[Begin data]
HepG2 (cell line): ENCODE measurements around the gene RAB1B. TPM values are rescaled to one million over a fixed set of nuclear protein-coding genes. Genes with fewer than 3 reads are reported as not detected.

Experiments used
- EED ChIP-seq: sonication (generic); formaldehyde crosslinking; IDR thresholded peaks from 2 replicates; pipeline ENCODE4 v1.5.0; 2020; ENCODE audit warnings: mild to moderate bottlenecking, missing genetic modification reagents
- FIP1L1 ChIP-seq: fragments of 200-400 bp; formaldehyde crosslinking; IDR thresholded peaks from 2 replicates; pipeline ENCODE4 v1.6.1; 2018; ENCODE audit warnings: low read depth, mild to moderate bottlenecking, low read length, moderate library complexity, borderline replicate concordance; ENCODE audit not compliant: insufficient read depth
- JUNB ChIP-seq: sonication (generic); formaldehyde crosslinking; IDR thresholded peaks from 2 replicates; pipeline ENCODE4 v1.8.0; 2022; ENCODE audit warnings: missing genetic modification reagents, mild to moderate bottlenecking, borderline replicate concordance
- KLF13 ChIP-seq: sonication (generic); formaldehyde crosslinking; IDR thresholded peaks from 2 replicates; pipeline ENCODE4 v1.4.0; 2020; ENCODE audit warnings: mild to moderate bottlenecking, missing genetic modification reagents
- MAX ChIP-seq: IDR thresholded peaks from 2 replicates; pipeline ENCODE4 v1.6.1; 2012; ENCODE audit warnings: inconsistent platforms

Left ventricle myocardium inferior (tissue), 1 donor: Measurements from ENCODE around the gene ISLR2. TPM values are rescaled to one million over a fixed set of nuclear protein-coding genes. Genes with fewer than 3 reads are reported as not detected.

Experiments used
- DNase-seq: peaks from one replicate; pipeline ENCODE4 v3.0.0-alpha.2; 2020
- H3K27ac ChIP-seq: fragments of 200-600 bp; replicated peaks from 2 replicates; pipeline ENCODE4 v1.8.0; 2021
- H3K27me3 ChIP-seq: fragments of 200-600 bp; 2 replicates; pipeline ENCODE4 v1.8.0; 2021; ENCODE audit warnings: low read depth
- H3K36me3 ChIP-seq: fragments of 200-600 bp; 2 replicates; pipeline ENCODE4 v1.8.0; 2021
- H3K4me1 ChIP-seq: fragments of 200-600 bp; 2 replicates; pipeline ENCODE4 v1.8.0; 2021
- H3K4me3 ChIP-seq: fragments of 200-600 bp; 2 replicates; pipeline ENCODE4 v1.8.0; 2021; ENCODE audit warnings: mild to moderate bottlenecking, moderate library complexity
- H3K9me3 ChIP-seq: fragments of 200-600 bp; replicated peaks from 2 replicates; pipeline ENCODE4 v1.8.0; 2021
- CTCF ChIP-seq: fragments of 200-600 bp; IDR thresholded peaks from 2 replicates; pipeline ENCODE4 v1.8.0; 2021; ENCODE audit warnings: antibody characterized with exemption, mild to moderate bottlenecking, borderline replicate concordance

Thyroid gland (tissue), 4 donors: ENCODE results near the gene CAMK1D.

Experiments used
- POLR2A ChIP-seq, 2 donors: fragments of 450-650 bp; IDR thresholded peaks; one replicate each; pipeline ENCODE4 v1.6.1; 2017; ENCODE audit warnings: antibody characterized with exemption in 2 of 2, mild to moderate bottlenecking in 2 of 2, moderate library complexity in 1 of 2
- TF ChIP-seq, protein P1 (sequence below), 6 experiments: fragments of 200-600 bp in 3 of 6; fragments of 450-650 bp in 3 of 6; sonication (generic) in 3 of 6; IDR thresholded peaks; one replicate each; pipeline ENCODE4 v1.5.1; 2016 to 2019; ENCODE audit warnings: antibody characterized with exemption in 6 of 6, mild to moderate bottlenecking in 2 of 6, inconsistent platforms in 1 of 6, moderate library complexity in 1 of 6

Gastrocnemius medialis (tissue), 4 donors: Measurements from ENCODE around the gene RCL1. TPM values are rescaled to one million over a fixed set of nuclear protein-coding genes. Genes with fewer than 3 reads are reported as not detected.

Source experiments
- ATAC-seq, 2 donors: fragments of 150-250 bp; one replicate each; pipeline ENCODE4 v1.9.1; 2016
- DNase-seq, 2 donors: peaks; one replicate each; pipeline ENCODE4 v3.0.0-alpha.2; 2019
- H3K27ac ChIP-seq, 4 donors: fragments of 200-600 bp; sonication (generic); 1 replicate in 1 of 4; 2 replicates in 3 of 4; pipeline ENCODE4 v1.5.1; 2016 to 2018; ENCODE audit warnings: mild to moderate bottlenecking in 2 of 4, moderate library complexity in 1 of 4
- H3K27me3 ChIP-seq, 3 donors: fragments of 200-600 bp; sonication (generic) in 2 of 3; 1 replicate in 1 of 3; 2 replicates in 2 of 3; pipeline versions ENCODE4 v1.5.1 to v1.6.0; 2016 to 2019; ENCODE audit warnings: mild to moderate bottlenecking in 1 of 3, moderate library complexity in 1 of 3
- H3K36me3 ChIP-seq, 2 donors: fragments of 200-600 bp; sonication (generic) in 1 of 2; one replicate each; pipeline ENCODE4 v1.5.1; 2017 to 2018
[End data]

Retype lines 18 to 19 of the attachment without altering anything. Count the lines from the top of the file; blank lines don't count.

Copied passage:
Thyroid gland (tissue), 4 donors: ENCODE results near the gene CAMK1D.

Experiments used